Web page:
Jeff, what do you think about this?

JEFF JARVIS, JOURNALISM PROFESSOR, CUNY: I understand Google's position and I understand why they did this, but they set themselves a terrible precedent, because we can not live in a society where anything that could offend anyone has to be taken down. And Google cannot put itself in a position to cleanse the society for our protection.

So I think that -- again, it's understandable given what's happened there. But the basic truth here, Wolf, is that this video is cheesy, horrible, stupid, product of trolls. It was then, in turn, exploited by murderous trolls who wanted to do this. We have to get in the position where we just stop paying attention to this to this junk.

BLITZER: Yes, it is junk. It's stupid. It's ridiculous. We won't show it here on CNN. Jeff, what do you think about that decision?

JARVIS: I think you should go ahead and show it or at least link to it on Youtube, because it is so patently ridiculous. But again, the truth was it was made -- we on the Internet have learned that you don't feed the trolls. Trolls are people who come on who intend to cause difficulty, to get a rise out of you.

So this video was made to get a rise out of people in the Middle East. People in the Middle East were frankly looking for an excuse to do the same. It's all a bunch of idiocy. Now we in media then become dupes of that entire process. The more attention we give it, which we are right now, which television stations in Egypt did, the more we are feeding this process of the trolls and the trolls.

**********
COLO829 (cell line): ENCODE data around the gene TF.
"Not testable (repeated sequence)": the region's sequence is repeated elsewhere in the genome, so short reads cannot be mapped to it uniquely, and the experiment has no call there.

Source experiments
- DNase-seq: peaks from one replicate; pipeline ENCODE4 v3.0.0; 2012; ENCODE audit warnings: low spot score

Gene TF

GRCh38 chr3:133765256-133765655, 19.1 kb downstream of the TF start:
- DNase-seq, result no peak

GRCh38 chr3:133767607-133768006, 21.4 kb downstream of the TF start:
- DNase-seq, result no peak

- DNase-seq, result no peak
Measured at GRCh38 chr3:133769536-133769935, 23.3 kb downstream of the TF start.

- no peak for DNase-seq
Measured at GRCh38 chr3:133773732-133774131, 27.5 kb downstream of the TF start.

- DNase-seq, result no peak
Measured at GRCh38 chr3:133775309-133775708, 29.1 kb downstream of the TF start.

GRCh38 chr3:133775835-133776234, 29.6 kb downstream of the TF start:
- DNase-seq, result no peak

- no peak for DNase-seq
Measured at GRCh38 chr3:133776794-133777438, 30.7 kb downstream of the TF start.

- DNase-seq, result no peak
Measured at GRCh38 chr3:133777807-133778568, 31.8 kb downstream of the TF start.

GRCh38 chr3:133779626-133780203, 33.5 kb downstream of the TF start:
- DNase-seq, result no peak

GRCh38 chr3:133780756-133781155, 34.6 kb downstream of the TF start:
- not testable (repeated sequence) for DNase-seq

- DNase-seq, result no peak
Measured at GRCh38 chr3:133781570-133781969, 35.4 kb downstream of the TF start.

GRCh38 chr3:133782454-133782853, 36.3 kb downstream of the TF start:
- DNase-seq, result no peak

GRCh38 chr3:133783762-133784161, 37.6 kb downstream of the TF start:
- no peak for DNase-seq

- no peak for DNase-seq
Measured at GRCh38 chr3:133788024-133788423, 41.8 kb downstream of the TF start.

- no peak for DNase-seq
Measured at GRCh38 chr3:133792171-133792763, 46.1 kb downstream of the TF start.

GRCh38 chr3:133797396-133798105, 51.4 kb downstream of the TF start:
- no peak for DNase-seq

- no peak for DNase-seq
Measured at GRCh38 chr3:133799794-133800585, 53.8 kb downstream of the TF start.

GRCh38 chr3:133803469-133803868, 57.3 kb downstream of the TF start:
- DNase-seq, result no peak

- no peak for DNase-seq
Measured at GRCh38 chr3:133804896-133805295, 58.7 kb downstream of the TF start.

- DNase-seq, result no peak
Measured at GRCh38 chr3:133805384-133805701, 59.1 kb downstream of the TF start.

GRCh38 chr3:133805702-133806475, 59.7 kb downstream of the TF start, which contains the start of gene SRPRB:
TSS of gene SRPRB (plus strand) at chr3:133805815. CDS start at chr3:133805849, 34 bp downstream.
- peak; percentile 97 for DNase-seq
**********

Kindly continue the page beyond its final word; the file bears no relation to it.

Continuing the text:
Now there are those in the world who think that you should control speech. We in America don't believe that. We believe in free speech, which includes good speech and noxious speech. So I don't want to see ourselves in a position where we think that speech should be controlled just because there are fools and bozos out there.

BLITZER: Ben, a U.S. ambassador is dead, Navy SEALS murdered. Did Mitt Romney make a big mistake when he called out the president over that Cairo embassy initial statement?

BEN SMITH, BUZZFEED: I am not sure he made a huge mistake, but I think a lot of the folks who work in this -- who work in that field, in both parties -- I'm pretty sure Rick is an exception to this -- thought it was a mistake to go out and make a statement before the facts were clear. He made a statement condemning this Tweet from the Cairo embassy that the administration then said was a mistake and that was then deleted, and referring to the death of a consular official when I -- he didn't realize that the -- we didn't know that the ambassador had been killed. I think people were surprised that he jumped out like that.

BLITZER: What do you think, Rick? You think it was necessarily a mistake, right?

RICK GRENELL, FMR. ROMNEY CAMPAIGN FOREIGN POLICY ADVISER: Ben just called it jumping out. I think we got to look at the facts. The simple fact is that the Cairo embassy issued a statement that was not approved by Hillary Clinton. Hillary Clinton looked at the statement actually and said, no, this is a weak statement. This should not go out. It went out anyway. Fifteen hours later -- 15 hours later, Mitt Romney decides this violence is escalating. It is getting out of hand. He says something. The president of the United States, President Obama, doesn't say anything for 15 hours. When he does say something, his first words are to chastise Mitt Romney. I don't think you should be characterizing this as jumping out in front.


SMITH: I think it is sort of odd that you are blaming -- you're saying that this statement from the Cairo embassy was the fault of the president of the United States but not the fault of the secretary of state. I understand there is this thing of positioning Hillary Clinton against Obama, which may at well at times be true.